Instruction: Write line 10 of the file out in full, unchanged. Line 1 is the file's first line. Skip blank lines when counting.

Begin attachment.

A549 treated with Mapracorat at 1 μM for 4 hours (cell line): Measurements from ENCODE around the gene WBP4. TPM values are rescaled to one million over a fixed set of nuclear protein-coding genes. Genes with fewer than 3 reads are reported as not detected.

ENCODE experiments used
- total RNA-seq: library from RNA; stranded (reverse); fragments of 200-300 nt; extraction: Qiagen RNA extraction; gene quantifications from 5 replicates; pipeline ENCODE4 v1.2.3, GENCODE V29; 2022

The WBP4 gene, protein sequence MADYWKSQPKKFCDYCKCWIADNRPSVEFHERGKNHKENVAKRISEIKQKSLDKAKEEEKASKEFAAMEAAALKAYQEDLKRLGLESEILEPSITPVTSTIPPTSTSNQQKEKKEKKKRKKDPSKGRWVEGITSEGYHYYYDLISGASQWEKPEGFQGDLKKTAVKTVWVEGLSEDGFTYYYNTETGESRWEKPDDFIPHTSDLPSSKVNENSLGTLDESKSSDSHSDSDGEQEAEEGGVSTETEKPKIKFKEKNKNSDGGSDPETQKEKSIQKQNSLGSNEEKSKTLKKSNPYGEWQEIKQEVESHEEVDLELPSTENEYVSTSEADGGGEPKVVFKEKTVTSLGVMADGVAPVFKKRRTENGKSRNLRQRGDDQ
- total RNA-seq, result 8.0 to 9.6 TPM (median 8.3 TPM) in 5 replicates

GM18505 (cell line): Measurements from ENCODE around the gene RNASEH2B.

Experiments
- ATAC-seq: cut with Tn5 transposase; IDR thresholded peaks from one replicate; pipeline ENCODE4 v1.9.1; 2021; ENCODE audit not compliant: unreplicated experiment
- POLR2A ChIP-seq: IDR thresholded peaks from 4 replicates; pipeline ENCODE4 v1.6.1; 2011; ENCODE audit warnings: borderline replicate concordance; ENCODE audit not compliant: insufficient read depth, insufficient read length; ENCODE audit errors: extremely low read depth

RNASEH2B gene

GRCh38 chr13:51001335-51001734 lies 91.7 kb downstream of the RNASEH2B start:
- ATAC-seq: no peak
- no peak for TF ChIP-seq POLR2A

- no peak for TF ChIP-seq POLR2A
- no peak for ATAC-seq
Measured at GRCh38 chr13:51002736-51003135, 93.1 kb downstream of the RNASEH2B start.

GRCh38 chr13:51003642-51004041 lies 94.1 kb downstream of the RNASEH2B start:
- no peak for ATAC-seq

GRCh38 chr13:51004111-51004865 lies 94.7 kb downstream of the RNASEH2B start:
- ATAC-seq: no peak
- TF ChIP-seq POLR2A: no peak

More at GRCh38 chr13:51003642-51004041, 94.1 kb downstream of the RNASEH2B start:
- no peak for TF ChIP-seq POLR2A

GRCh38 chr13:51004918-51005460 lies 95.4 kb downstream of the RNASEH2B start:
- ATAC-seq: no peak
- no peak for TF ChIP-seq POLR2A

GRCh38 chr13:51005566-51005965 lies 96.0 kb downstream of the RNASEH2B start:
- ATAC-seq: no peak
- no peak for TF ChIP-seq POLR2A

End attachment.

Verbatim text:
RNASEH2B gene